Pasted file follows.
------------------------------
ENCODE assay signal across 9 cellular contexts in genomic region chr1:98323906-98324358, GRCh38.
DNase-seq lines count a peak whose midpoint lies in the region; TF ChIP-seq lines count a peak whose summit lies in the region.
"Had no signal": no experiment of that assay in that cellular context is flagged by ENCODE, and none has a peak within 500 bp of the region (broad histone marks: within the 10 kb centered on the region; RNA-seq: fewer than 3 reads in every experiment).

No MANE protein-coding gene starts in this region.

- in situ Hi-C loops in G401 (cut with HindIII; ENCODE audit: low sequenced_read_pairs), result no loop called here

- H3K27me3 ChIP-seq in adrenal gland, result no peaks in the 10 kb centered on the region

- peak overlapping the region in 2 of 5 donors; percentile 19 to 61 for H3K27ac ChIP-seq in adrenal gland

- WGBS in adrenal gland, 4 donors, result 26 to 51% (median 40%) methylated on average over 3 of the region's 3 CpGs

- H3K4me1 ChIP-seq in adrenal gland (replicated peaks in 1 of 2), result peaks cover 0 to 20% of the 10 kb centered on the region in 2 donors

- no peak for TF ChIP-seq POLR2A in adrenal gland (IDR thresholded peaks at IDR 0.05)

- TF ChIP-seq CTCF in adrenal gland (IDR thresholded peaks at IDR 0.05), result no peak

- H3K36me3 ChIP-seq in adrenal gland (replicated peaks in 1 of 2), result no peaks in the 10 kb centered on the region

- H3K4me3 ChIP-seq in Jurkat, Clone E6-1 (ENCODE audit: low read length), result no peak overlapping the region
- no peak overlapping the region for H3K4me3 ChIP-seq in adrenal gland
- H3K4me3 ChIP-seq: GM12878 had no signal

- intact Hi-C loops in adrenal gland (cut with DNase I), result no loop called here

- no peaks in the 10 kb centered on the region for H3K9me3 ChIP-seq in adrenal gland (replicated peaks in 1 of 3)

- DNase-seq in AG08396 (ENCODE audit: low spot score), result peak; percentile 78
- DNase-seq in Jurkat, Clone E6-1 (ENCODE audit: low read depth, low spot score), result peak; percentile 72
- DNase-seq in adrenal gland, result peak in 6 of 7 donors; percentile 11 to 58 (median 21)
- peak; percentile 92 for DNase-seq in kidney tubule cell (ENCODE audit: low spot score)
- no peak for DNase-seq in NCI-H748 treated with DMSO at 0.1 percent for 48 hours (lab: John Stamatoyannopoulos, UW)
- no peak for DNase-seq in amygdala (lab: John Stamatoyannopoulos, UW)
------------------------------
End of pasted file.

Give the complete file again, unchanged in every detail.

ENCODE assay signal across 9 cellular contexts in genomic region chr1:98323906-98324358, GRCh38.
DNase-seq lines count a peak whose midpoint lies in the region; TF ChIP-seq lines count a peak whose summit lies in the region.
"Had no signal": no experiment of that assay in that cellular context is flagged by ENCODE, and none has a peak within 500 bp of the region (broad histone marks: within the 10 kb centered on the region; RNA-seq: fewer than 3 reads in every experiment).

No MANE protein-coding gene starts in this region.

- in situ Hi-C loops in G401 (cut with HindIII; ENCODE audit: low sequenced_read_pairs), result no loop called here

- H3K27me3 ChIP-seq in adrenal gland, result no peaks in the 10 kb centered on the region

- peak overlapping the region in 2 of 5 donors; percentile 19 to 61 for H3K27ac ChIP-seq in adrenal gland

- WGBS in adrenal gland, 4 donors, result 26 to 51% (median 40%) methylated on average over 3 of the region's 3 CpGs

- H3K4me1 ChIP-seq in adrenal gland (replicated peaks in 1 of 2), result peaks cover 0 to 20% of the 10 kb centered on the region in 2 donors

- no peak for TF ChIP-seq POLR2A in adrenal gland (IDR thresholded peaks at IDR 0.05)

- TF ChIP-seq CTCF in adrenal gland (IDR thresholded peaks at IDR 0.05), result no peak

- H3K36me3 ChIP-seq in adrenal gland (replicated peaks in 1 of 2), result no peaks in the 10 kb centered on the region

- H3K4me3 ChIP-seq in Jurkat, Clone E6-1 (ENCODE audit: low read length), result no peak overlapping the region
- no peak overlapping the region for H3K4me3 ChIP-seq in adrenal gland
- H3K4me3 ChIP-seq: GM12878 had no signal

- intact Hi-C loops in adrenal gland (cut with DNase I), result no loop called here

- no peaks in the 10 kb centered on the region for H3K9me3 ChIP-seq in adrenal gland (replicated peaks in 1 of 3)

- DNase-seq in AG08396 (ENCODE audit: low spot score), result peak; percentile 78
- DNase-seq in Jurkat, Clone E6-1 (ENCODE audit: low read depth, low spot score), result peak; percentile 72
- DNase-seq in adrenal gland, result peak in 6 of 7 donors; percentile 11 to 58 (median 21)
- peak; percentile 92 for DNase-seq in kidney tubule cell (ENCODE audit: low spot score)
- no peak for DNase-seq in NCI-H748 treated with DMSO at 0.1 percent for 48 hours (lab: John Stamatoyannopoulos, UW)
- no peak for DNase-seq in amygdala (lab: John Stamatoyannopoulos, UW)